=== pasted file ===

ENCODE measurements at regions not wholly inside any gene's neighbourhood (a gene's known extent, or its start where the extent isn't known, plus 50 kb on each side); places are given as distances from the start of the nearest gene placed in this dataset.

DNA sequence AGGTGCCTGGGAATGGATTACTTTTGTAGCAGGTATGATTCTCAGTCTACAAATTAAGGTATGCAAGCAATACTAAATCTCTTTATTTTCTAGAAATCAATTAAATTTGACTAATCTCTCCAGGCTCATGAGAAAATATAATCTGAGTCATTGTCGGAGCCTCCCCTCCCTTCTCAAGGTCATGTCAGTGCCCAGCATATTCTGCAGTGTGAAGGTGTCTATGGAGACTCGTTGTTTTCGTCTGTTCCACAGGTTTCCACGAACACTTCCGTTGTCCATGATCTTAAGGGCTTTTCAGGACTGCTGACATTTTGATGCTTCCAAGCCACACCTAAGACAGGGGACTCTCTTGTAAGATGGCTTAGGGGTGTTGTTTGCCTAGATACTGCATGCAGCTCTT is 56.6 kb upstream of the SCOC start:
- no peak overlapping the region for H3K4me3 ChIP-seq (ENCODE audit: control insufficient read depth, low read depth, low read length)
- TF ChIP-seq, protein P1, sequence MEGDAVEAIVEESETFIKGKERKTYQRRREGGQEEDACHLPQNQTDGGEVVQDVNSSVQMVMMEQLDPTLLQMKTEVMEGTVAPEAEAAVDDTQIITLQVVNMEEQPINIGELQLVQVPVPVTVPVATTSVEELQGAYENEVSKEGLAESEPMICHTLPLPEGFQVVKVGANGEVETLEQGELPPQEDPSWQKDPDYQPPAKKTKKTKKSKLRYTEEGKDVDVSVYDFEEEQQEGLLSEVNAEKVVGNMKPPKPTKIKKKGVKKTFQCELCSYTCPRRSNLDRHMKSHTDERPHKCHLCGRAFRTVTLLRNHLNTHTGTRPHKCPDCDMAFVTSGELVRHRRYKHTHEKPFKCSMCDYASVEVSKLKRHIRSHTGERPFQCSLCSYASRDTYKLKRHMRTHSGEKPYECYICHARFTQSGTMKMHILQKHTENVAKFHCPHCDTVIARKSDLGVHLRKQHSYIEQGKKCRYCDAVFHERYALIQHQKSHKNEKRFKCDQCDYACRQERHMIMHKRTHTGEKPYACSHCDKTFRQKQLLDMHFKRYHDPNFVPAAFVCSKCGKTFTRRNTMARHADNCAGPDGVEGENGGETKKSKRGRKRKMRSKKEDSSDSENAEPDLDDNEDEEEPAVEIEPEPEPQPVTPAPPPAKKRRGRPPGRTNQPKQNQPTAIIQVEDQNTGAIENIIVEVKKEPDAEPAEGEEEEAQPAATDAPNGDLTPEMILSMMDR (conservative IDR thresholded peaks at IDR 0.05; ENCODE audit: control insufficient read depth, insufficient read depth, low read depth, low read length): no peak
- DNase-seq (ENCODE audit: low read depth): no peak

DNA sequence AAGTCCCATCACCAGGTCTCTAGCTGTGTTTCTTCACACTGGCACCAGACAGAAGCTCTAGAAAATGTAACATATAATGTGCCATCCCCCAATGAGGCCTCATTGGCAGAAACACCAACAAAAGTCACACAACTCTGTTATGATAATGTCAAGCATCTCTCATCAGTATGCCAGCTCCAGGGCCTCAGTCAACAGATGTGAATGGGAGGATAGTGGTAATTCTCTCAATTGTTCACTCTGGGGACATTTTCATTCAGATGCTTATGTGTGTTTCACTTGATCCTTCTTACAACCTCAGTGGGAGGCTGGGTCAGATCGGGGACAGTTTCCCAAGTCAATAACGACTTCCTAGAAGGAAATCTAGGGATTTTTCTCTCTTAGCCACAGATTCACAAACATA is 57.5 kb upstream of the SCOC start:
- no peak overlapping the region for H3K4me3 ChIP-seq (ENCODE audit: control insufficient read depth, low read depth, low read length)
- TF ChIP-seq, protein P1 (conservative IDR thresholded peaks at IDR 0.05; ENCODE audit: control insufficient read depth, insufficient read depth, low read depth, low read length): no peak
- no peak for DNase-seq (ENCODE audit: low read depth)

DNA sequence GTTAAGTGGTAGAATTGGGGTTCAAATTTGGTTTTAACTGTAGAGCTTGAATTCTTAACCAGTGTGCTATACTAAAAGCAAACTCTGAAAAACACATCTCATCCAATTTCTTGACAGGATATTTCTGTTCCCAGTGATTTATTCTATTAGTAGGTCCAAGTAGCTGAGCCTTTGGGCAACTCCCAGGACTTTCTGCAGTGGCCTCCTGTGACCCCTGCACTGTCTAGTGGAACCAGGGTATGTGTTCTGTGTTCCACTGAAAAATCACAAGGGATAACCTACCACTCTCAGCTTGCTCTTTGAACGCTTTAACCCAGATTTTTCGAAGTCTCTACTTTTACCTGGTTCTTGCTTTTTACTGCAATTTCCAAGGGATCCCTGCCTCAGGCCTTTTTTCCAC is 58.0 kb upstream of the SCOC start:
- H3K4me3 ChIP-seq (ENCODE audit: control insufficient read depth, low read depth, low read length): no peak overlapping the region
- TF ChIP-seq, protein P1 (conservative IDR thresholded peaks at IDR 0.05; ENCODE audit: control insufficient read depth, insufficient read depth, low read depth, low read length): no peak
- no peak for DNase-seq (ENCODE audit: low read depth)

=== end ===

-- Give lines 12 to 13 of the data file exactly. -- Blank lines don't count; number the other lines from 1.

- TF ChIP-seq, protein P1 (conservative IDR thresholded peaks at IDR 0.05; ENCODE audit: control insufficient read depth, insufficient read depth, low read depth, low read length): no peak
- no peak for DNase-seq (ENCODE audit: low read depth)